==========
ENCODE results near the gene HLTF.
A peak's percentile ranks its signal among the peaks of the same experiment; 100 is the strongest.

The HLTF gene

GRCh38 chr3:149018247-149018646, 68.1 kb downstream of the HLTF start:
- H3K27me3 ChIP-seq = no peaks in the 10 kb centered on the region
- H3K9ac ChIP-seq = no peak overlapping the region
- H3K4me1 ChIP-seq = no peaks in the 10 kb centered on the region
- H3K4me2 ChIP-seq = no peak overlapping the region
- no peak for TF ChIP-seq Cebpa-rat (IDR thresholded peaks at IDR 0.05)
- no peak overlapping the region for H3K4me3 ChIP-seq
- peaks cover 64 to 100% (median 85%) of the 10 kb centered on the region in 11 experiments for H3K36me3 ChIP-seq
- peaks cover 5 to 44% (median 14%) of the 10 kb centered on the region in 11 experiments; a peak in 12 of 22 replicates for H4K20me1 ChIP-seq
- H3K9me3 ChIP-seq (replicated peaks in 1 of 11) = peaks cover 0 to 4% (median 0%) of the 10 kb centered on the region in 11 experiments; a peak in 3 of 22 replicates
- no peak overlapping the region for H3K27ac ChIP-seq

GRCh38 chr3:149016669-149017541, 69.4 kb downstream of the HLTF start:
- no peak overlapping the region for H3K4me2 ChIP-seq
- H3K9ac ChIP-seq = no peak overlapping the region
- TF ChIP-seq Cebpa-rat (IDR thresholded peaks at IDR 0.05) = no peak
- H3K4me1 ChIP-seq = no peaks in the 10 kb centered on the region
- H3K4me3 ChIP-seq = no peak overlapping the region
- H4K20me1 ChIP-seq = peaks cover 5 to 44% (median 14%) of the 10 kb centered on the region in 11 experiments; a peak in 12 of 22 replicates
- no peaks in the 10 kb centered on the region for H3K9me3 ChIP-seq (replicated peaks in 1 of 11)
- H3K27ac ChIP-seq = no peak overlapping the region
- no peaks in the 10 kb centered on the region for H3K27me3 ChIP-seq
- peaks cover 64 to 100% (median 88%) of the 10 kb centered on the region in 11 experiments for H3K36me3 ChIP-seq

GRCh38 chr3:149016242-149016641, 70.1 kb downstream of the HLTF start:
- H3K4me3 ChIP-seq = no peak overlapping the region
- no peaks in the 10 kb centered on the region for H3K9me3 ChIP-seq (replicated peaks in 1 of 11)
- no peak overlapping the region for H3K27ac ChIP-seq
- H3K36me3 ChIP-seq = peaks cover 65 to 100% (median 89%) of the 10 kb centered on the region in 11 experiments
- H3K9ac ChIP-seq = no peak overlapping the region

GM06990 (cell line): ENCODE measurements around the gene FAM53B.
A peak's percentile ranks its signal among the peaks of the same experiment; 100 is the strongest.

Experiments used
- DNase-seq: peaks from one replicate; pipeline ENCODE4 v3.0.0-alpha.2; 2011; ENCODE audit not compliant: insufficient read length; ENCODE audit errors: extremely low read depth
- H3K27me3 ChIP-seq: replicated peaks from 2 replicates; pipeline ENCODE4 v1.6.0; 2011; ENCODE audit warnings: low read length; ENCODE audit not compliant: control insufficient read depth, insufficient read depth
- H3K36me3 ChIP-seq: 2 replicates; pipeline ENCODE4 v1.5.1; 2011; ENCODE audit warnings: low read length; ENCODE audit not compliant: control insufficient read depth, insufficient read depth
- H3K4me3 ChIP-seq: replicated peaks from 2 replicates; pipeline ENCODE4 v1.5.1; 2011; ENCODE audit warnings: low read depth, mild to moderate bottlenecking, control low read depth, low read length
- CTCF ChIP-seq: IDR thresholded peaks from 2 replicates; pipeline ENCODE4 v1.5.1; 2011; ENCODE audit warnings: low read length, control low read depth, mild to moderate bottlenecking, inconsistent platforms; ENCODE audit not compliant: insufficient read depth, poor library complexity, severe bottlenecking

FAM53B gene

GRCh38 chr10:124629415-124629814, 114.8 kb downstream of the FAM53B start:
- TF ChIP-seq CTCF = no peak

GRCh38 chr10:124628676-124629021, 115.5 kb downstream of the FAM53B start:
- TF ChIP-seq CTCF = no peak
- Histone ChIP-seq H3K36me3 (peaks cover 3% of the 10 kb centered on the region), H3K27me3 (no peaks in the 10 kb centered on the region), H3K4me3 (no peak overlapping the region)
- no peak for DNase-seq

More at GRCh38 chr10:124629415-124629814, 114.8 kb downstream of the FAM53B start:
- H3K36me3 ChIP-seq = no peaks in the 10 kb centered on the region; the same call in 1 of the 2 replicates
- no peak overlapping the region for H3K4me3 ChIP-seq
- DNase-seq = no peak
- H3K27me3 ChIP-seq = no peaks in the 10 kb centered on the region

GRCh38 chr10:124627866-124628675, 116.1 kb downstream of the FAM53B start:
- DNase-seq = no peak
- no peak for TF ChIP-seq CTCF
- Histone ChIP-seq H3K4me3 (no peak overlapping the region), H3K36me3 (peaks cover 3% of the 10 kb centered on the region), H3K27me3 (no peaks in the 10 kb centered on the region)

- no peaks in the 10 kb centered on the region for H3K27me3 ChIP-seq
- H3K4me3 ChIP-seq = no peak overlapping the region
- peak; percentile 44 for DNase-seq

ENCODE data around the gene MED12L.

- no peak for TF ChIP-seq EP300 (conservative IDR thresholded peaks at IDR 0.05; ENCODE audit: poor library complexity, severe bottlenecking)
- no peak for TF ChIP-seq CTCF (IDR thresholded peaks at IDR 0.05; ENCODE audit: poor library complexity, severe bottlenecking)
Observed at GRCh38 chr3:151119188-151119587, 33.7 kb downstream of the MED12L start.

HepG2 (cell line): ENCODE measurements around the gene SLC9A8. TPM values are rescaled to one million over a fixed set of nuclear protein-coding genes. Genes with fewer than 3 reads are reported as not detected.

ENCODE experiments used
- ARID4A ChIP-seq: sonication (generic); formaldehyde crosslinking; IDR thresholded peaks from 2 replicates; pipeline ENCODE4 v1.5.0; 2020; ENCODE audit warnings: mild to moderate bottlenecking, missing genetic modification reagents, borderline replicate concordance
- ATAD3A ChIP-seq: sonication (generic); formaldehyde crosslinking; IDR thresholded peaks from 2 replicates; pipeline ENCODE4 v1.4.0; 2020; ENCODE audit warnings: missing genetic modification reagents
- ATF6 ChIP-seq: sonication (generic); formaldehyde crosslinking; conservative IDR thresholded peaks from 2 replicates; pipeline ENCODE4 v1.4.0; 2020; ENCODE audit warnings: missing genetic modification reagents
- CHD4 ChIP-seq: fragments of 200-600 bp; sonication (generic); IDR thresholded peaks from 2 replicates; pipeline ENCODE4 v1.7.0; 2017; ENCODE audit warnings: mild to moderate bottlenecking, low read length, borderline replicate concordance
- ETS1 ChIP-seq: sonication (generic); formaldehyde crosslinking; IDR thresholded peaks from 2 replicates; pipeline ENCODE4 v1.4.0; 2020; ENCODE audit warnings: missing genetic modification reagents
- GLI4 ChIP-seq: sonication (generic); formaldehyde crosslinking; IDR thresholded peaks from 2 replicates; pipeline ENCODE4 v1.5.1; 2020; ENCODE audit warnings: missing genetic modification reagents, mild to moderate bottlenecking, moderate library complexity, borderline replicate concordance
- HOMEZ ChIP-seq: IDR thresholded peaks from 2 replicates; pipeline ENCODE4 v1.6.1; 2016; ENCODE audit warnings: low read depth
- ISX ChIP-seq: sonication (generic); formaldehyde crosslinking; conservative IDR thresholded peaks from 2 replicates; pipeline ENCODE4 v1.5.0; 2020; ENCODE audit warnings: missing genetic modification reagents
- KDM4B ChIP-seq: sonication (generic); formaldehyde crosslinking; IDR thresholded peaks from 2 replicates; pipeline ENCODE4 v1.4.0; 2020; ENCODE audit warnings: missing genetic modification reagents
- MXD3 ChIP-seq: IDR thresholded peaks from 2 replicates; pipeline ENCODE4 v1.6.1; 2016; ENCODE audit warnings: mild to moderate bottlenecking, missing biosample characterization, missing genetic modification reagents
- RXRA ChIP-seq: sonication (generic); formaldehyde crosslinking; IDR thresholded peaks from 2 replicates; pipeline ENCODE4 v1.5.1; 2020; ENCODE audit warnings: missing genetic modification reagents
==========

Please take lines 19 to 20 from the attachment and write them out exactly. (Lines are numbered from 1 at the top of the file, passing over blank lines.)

- H3K4me1 ChIP-seq = no peaks in the 10 kb centered on the region
- H3K4me3 ChIP-seq = no peak overlapping the region